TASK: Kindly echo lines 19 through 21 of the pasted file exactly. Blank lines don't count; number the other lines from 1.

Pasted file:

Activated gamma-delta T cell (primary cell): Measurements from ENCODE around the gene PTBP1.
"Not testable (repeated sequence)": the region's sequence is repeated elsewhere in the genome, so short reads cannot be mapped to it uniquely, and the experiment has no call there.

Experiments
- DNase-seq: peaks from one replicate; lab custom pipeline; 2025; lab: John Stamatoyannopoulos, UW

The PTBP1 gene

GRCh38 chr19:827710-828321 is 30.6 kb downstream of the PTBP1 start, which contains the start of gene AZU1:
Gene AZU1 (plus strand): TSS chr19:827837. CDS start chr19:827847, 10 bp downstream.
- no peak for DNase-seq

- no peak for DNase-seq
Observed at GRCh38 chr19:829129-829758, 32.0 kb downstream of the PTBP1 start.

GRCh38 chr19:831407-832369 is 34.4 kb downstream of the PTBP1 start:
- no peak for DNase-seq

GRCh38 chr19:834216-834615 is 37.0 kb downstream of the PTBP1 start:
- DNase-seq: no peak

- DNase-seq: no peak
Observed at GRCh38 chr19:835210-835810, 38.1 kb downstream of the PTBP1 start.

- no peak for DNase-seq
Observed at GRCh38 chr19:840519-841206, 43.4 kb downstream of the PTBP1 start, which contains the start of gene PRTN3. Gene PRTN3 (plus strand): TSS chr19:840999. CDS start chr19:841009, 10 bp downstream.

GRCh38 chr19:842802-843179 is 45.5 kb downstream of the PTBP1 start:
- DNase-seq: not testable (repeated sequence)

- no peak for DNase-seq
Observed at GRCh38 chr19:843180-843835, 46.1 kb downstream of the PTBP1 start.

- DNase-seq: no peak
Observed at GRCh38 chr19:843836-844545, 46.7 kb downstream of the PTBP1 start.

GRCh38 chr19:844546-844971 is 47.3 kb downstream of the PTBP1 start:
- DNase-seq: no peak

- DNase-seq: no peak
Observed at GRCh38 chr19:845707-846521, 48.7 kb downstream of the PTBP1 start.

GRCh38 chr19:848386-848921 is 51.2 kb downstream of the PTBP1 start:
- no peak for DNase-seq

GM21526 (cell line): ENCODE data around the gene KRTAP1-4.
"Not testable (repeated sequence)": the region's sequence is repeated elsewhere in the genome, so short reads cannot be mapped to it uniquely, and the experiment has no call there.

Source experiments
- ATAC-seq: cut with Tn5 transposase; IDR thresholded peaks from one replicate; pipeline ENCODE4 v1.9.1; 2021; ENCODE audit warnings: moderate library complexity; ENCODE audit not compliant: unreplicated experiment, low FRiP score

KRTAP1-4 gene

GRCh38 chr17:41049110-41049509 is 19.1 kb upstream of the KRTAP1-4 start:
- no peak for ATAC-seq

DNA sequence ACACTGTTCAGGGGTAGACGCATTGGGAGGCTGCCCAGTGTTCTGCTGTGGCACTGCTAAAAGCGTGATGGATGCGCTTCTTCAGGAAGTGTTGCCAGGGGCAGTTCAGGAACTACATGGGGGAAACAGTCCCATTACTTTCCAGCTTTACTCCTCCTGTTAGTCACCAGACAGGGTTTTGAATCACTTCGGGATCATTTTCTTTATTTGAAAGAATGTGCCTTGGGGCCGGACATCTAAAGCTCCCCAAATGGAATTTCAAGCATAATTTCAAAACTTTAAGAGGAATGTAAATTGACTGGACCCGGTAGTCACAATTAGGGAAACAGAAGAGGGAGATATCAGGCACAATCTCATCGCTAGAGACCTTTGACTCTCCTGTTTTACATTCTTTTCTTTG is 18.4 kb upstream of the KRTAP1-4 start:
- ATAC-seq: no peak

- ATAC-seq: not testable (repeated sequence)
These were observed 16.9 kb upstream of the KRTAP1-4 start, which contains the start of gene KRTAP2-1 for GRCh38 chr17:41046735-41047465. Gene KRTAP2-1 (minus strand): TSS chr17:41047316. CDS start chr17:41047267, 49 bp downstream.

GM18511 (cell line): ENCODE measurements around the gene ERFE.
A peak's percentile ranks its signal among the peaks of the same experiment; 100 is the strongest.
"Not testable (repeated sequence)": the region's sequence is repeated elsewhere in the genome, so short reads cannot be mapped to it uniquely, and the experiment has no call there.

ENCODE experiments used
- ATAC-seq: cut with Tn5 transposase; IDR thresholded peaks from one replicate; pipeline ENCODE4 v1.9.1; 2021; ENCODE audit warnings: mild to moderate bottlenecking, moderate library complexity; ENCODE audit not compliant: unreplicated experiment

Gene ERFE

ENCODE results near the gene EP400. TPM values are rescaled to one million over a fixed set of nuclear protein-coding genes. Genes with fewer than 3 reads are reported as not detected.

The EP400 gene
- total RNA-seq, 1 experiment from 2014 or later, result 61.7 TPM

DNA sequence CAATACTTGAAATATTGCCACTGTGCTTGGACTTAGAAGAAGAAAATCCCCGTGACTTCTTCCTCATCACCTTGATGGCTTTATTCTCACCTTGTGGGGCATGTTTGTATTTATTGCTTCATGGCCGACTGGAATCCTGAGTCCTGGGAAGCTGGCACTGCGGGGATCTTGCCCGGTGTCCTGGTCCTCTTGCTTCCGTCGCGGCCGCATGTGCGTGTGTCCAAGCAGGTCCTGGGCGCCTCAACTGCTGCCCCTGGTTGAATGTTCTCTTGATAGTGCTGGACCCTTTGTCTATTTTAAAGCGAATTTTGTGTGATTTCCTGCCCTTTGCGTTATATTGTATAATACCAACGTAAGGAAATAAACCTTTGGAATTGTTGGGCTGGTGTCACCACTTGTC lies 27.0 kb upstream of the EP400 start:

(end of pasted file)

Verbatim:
GRCh38 chr19:842802-843179 is 45.5 kb downstream of the PTBP1 start:
- DNase-seq: not testable (repeated sequence)

- no peak for DNase-seq